Donington, Great Britain
Donington Park is to host the British round of MotoGP in 2015. The Leicestershire circuit has reached agreement with the Circuit of Wales to host the British Grand Prix while the Welsh track is being built. The Circuit of Wales was in talks with both Donington, which hosted the British Grand Prix from 1987 until 2009, and Silverstone, which hosted the race from 2010 until this year, but agreed more favorable terms with Donington.
The deal is a little more complicated than most contracts with racetracks. Dorna has a contract with the Circuit of Wales to host the race for the next five years, but the Circuit of Wales is yet to be built. Construction on the ambitious project has yet to be started, and the project is still a long way short of the money it needs for completion. While the Head of the Valleys Development Company continues to work on completing the facilities, the Circuit of Wales needed to comply with its contract with Dorna and provide a venue to hold the British Grand Prix. The Circuit of Wales held talks with both Donington Park and Silverstone, but Silverstone wanted too much money to host the event, citing very high costs to run it. Unwilling to 'subsidize' the event, as they put it in the press release, Silverstone refused to drop their asking price. That left Donington Park as the only alternative.
The British Grand Prix is to move, if everything goes to plan. At a press conference held today, Dorna and the management of the Circuit of Wales announced that a deal had been reached that will see the track, to be built in Ebbw Vale in South Wales, will host the race for the next five seasons, with an option to extend the contract for another five years after that, until 2024.
The only problem is that the Circuit of Wales does not exist yet. The track is part of a £ 315 million project aimed at regenerating the Blaenau Gwent region, a once-prosperous region that has lost most of its employment since the coal and steel industries closed. The Heads of the Valleys Development Company have set up a scheme to create a major motorsports industry hub centered around an FIM and FIA homologated race track, capable of hosting world championship racing.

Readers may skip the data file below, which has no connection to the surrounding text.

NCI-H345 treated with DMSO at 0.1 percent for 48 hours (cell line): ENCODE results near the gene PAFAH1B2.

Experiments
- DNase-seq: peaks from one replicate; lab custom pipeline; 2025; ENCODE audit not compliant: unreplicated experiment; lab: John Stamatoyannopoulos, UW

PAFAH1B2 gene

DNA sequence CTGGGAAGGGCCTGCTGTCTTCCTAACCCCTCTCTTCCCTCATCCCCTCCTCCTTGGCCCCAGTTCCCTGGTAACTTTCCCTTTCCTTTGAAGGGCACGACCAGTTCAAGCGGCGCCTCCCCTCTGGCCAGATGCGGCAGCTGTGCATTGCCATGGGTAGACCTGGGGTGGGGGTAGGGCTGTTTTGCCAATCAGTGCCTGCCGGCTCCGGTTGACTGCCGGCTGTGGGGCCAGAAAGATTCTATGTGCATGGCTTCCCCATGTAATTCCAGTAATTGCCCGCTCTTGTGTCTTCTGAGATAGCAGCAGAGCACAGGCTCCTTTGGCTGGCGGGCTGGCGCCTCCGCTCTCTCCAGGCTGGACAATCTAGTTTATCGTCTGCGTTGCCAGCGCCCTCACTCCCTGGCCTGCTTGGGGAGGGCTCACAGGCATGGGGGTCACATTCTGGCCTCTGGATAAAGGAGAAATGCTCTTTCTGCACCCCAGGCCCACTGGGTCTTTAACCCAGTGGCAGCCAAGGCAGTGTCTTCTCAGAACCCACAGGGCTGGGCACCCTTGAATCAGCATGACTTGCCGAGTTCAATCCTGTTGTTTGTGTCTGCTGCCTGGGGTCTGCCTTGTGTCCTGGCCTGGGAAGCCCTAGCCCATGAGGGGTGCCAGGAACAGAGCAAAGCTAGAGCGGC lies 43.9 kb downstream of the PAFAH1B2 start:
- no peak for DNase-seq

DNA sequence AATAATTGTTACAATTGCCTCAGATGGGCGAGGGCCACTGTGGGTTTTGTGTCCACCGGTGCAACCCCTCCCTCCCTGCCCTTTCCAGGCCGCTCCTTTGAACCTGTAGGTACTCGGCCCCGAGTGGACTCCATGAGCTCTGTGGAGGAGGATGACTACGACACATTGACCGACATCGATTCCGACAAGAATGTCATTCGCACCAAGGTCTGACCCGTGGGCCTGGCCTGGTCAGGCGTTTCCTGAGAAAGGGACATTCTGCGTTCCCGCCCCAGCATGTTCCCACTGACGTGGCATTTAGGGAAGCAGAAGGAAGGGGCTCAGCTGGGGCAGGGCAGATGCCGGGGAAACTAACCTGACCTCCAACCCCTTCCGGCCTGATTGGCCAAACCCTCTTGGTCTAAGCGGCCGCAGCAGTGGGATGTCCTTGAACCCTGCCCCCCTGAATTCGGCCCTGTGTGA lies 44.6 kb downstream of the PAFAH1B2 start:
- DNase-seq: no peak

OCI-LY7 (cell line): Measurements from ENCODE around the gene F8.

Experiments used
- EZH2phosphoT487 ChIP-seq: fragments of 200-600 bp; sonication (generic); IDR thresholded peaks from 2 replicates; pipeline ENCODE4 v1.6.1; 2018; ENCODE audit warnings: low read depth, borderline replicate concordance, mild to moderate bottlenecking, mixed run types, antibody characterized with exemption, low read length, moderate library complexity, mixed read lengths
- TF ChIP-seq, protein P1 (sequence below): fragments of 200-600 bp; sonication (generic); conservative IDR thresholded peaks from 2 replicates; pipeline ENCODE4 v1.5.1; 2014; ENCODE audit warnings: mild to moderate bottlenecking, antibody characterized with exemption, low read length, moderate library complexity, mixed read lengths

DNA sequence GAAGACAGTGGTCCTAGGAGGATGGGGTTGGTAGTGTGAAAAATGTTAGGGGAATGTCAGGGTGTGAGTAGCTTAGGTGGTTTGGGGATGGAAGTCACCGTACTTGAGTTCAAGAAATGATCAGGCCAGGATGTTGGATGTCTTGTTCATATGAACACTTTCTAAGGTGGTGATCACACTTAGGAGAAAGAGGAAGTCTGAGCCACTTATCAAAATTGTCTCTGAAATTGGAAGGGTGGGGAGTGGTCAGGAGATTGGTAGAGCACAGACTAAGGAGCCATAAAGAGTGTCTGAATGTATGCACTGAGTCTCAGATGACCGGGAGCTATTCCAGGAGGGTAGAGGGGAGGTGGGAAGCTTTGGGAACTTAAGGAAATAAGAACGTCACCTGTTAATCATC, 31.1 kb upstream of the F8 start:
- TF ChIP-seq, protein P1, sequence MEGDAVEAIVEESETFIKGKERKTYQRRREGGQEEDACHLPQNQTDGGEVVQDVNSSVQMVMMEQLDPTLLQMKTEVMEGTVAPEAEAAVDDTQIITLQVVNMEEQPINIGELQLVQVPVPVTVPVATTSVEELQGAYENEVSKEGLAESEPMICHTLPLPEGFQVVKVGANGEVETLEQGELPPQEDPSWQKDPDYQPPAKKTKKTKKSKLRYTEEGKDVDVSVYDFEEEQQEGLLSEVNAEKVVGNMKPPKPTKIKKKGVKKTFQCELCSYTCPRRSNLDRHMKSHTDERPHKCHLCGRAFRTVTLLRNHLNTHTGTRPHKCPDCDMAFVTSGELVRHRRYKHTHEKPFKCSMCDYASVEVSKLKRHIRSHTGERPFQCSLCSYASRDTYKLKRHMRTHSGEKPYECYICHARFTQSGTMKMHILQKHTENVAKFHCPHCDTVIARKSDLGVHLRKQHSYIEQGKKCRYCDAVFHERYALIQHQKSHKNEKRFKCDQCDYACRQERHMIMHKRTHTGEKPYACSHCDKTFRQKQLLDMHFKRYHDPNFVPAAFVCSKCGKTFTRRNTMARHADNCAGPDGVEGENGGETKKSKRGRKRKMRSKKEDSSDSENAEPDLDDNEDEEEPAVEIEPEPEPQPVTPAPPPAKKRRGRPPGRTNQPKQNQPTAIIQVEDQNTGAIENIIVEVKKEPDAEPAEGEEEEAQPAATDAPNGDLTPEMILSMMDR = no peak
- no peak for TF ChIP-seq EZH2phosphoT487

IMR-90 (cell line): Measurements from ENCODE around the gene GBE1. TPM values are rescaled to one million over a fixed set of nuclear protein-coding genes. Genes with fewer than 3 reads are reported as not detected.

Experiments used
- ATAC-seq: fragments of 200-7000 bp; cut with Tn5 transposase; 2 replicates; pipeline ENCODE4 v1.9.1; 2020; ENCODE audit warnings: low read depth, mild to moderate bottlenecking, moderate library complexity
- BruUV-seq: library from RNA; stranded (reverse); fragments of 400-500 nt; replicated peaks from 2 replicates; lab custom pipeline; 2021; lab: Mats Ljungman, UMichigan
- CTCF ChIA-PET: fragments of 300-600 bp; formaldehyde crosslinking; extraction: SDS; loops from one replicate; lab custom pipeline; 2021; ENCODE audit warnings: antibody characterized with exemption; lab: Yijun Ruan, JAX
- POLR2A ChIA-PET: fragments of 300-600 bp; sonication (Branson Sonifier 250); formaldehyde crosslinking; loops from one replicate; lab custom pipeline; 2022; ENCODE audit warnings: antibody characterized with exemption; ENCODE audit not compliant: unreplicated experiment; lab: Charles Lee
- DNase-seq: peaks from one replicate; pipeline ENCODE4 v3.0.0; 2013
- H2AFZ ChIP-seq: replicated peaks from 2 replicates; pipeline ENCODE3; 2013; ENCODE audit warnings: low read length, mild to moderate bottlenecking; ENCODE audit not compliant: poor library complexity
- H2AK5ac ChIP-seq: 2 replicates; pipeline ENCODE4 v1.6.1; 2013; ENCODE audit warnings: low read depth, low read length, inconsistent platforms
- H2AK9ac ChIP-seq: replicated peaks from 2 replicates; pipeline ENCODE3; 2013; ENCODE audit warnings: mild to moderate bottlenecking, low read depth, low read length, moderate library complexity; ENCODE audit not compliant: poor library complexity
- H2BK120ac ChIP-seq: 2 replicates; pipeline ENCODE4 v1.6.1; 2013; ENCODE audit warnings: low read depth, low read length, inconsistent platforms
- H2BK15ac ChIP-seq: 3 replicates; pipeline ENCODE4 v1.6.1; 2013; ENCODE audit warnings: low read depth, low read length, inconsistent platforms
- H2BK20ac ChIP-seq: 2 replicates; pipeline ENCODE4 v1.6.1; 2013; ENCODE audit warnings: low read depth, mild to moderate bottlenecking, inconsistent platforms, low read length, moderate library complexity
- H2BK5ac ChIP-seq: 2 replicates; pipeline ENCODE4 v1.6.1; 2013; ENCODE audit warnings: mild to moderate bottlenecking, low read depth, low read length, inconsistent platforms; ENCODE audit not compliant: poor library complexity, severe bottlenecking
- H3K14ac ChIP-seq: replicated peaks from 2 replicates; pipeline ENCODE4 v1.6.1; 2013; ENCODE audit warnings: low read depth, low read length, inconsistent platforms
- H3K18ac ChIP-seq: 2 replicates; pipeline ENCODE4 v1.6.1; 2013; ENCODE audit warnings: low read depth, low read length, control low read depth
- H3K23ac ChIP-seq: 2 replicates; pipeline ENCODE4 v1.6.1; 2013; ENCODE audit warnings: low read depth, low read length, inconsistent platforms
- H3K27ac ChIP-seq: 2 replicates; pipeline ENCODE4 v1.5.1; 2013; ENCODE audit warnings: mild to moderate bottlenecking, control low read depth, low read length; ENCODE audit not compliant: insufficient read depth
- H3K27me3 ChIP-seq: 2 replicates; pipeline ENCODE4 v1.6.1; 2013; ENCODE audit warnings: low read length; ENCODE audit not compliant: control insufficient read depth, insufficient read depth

Press releases from some of the World Superbike and World Supersport teams after Sunday's races at Donington Park:
World Superbike Race Two was a dry race and the temperature had risen to 18º, with a 28º track.
World Supersport was dry, with 16-degree air temperature and 27-degree track temperature.
World Superbike race one was a dry race, with the sun making a much needed appearance on the grid.
The English rain was, at moments, the worst rain can be without halting proceedings. The morning's free practice was damp, with laps eleven seconds slower than Friday's times, while the wet Superpole laps were seventeen seconds slower. There were wet crashes in both Superpoles, with at least two riders being taken to be evaluated by the medical centre.
Wet weather continued to plague the Donington round, causing qualifying to be attrition-based.
Tricky conditions in the morning's untimed session let PJ Jacobsen take the honours ahead of Marco Bussolotti, both of whom were a second clear of third place.
In a wet morning's untimed session, Jonathan Rea on the Honda was a second and a quarter quicker than Ayrton Badovini's Evo Bimota and Alex Lowes on a Suzuki. A surprising bunch, but as this is the first properly wet session for the Superbikes, it's as unpredictable as expected. The wet track time will be useful for this afternoon's Superpole session as heavy rain looks unavoidable.